Racism? Neo-Nazism? Most Jewish parents would run screaming in the opposite direction of any school tainted by the merest suggestion of such things. Historically, Waldorf education’s associations with the original Nazis are remote but fascinating.

Hitler himself attacked the schools as “a Jewish method to destroy the normal spiritual state of the people,”[1] although Rudolf Steiner, the founder of all things Anthroposophical and Waldorfian, was in no sense Jewish and, in fact, in his writings, he identified the life of J—s as the central event in human history. Waldorf schools were harassed during the Nazi era, although Rudolf Hess favored Anthroposophy and intervened twice to keep schools open. Steiner himself briefly served as a personal tutor to Nietzsche’s rabidly racist sister–but criticized her fascist leanings. Steiner openly defended Alfred Dreyfuss, the Jewish officer subjected to anti-semitic injustices, and was never, to the best of my investigations, directly aligned with the Nazis in persecution of Jews or any other peoples. He preached that all the world’s races were spiritually linked and obligated to help one another.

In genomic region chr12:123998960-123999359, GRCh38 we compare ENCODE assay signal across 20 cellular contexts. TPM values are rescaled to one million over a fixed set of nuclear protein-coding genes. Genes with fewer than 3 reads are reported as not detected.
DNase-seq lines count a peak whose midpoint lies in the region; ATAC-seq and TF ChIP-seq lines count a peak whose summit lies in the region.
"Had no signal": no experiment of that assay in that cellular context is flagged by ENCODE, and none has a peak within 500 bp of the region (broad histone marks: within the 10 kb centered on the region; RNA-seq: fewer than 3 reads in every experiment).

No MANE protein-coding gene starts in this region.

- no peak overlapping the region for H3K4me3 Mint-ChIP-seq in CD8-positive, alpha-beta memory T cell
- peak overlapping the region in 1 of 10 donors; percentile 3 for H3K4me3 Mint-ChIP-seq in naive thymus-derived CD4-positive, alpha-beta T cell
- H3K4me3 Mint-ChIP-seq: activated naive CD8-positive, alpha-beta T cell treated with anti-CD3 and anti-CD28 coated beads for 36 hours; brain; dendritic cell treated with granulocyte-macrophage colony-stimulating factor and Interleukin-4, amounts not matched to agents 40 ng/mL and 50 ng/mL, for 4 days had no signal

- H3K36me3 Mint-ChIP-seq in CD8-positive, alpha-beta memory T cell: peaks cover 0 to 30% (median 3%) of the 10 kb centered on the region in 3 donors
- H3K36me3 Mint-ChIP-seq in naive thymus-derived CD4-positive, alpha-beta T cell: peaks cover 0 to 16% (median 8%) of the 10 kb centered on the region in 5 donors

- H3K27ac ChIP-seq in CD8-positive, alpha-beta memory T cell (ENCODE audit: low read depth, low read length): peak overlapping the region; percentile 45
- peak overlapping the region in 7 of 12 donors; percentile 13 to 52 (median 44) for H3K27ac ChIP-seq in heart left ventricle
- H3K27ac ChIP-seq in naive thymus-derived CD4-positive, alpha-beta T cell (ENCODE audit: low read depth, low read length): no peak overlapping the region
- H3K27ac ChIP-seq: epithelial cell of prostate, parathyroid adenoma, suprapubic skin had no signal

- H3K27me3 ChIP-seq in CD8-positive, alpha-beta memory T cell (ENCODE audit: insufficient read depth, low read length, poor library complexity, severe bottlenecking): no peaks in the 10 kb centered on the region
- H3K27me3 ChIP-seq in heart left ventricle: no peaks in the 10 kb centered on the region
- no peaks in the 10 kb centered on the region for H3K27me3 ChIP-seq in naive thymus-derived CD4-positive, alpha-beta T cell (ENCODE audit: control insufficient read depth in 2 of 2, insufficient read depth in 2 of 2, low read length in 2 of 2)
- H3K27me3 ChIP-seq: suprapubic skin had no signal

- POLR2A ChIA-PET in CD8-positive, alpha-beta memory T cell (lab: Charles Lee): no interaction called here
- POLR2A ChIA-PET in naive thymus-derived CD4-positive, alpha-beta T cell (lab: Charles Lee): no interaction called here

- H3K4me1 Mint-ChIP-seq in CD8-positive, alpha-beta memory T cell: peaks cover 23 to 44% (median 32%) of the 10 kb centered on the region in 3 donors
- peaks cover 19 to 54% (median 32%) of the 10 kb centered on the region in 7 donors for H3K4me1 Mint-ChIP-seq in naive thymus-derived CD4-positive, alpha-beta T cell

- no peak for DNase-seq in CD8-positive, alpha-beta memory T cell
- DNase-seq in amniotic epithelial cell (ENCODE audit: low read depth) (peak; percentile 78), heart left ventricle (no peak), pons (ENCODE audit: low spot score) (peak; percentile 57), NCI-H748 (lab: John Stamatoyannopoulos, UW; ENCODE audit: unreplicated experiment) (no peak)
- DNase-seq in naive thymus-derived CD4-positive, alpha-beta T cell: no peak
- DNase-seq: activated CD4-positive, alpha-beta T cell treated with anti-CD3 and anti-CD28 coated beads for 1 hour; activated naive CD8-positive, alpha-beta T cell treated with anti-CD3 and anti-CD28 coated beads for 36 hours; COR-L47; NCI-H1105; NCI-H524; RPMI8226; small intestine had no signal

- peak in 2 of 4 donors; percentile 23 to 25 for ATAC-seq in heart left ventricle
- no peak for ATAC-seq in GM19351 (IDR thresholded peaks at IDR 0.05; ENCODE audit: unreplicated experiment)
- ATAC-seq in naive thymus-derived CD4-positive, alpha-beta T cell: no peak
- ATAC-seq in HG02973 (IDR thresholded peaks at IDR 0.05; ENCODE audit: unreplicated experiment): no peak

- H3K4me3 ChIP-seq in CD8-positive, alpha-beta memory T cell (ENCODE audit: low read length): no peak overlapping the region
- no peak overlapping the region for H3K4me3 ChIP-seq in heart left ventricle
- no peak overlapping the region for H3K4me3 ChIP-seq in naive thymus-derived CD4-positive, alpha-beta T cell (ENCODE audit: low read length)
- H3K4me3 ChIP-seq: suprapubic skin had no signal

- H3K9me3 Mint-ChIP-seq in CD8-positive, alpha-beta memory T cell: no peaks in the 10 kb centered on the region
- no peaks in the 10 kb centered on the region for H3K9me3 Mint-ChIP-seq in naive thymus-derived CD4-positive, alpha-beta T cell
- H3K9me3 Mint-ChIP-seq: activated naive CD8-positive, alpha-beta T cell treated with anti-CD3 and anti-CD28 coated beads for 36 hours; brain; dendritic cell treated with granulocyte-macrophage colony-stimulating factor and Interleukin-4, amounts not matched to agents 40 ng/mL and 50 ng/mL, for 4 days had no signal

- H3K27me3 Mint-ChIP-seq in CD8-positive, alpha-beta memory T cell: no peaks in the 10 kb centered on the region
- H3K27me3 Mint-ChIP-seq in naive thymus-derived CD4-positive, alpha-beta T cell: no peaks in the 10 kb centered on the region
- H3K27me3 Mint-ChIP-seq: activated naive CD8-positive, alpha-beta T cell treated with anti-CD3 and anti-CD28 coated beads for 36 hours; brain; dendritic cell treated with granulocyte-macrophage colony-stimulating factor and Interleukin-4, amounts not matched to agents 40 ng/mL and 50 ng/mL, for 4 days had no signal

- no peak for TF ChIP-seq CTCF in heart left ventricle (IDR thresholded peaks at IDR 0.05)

Nonetheless, Rudolf Steiner’s writings and lectures do reveal true racism.

Anthroposophy teaches that Negroes [sic] are at a baby stage of development, Asians are at an adolescent stage, and only whites are adults; it also teaches that while an individual’s potential may be limited by his race, an individual’s soul will reincarnate many times throughout the races. Steiner lectured in Germany, 1922: “If the blonds and blue-eyed people die out, the human race will become increasingly dense if men do not arrive at a form of intelligence that is independent of blondness.” Steiner may have meant to challenge his listeners out of their own type of racism and into his own, but it is unlikely that many understood what he was talking about.

Waldorf proponents like to say that such ideas of Steiner are not taught in Waldorf schools, that it is only his teaching methods and ideas about child development that are employed in Waldorf education. But in 1995, the mother of a student in a Dutch Waldorf school was outraged to find in her daughter’s notebook various racial stereotypes (“Negroes have a sense of rhythm” and “Asian smiles hide emotions”) dictated to her by her Waldorf teacher. To the mother’s surprise, “racial ethnography” was being taught as a subject to eighth graders. The Waldorf Schools Association responded that ethnography was being taught “with the intention to teach interest and warmth for the diversity of nations.”[2]